Skip to main content


Homepage > Reviews

Sanford Wurmfeld
Phyllis and Joseph Caroff Professor of Fine Art
Hunter College, City University of New York

Approaching the blank canvas, sometimes as it’s on the floor, circling it, looking to picture ideas, Patrick Jones is no slave to external systems that for some artists impose themselves on their art. Rather he looks afresh for ideas - ideas that are pure color and form on the surface with no external relationship. For him it is a visual language from which arise pictorial events to be savored. Though intuitive and of the moment, his painterly decisions are informed by decades of experience. But these are choices open to all, as Jones investigates his own sensitivity for what any person might equally experience. And so we viewers must play along with the artist as he pushes and pulls colors into forms on the canvas everything open to change as he intensely studies the possibilities. Fixate on the whole and see the large-scale relationships as they form patterns and visual spaces or scan the details and feel the nuances of the picture. This is how the meaning of such work affects us: not through the precision of semantic reference, but through the ambiguity of pragmatic effect.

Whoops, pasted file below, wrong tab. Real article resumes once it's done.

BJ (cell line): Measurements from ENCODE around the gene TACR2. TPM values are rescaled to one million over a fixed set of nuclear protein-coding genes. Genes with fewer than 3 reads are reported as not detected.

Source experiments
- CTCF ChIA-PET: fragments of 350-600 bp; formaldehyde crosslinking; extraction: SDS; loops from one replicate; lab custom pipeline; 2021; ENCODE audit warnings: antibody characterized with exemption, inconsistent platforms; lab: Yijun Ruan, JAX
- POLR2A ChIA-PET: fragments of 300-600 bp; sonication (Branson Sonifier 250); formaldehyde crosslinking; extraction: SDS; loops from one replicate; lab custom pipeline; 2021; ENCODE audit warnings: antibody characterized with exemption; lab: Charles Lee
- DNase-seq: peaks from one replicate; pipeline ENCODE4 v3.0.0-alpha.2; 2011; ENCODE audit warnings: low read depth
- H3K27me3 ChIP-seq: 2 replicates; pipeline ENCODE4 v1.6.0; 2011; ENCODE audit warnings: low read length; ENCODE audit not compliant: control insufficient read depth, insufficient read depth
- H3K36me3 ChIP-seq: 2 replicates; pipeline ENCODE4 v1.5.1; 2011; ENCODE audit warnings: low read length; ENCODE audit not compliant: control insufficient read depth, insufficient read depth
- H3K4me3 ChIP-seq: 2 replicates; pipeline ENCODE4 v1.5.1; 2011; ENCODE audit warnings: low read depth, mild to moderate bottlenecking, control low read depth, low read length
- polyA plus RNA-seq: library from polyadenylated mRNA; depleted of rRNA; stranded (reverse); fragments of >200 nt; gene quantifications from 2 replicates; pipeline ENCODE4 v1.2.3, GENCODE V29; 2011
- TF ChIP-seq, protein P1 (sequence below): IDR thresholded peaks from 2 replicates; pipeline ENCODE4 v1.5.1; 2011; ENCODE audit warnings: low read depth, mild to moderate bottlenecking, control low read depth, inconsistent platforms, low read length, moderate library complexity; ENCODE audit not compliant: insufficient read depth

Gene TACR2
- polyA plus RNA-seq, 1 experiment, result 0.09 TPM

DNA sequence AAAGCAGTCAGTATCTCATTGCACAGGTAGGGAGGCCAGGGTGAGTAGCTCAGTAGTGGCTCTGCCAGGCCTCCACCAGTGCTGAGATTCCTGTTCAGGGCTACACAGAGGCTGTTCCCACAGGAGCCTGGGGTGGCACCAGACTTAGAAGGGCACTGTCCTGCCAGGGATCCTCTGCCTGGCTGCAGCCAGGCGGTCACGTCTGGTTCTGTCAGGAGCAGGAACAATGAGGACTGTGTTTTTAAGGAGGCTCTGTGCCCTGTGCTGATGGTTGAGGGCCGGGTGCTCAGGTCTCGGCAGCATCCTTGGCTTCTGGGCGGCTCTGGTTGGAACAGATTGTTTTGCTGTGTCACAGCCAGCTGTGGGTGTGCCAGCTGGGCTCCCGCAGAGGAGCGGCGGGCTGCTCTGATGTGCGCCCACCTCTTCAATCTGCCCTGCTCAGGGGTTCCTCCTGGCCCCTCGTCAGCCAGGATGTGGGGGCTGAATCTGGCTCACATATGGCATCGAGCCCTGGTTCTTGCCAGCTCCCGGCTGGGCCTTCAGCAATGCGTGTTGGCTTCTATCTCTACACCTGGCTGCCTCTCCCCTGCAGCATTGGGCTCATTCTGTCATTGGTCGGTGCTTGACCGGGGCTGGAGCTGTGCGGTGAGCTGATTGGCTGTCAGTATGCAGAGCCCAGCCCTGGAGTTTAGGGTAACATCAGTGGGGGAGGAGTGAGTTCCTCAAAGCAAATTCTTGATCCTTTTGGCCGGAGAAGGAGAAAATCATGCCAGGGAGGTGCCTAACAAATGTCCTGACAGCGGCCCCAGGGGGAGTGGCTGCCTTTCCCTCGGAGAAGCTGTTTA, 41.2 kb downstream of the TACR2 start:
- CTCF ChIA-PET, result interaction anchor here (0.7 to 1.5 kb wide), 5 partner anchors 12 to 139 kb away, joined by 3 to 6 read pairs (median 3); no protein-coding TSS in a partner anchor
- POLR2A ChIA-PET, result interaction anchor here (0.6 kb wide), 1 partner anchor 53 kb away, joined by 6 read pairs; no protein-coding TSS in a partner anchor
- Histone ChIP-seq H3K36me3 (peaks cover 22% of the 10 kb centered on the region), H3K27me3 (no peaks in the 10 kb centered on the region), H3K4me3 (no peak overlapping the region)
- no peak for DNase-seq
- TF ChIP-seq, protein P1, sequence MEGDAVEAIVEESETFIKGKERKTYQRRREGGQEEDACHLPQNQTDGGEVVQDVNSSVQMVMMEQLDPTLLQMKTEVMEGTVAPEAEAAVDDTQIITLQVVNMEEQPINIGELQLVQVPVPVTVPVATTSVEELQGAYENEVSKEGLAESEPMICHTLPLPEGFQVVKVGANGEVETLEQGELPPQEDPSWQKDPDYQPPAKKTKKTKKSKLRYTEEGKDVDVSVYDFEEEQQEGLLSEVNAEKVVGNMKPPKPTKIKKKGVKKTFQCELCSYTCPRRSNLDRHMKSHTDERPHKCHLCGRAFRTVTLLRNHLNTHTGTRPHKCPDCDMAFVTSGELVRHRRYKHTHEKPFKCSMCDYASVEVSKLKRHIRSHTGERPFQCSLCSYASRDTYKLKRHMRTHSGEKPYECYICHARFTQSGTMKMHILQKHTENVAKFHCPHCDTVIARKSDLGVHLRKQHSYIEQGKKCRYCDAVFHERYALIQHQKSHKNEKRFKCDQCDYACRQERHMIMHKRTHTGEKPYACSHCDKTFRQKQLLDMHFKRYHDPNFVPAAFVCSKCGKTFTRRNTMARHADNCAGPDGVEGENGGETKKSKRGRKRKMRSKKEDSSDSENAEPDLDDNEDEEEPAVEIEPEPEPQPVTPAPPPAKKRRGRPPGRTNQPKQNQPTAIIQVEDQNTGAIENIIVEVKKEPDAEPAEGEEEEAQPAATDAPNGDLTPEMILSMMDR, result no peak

2 May 2007

Patrick Jones: ‘Unfashionably Late Modernist’ - by Mel Gooding Abstract Critical/Notes 9 July 2013

The Unfashionably Late Modernism of Patrick Jones by John Yau on June 30, 2013

"Patrick Jones has a distinguished place in the continuing story of British colour abstraction: he is widely admired for his painterly virtuosity, and above all for the vibrancy of his colour and the boldness of his formal invention." Mel Gooding

Abstract Critical/ Painters Table - a review of my Exeter show by Nick Moore -  click here

A Conversation With Patrick Jones -  Painters' Table - click here


Patrick Jones Review in Resurgence

Resurgence Issue 267 • July/August 2011 •
Once Upon A Time > The Arts A profile of
Patrick Jones
Sandy Brown meets a painter who has truly mastered
the art of allowing the work to emerge from within.


Norbert Lynton remarked on Jones‘ new work
“feels like an aboriginal hunter on a journey, of self discovery”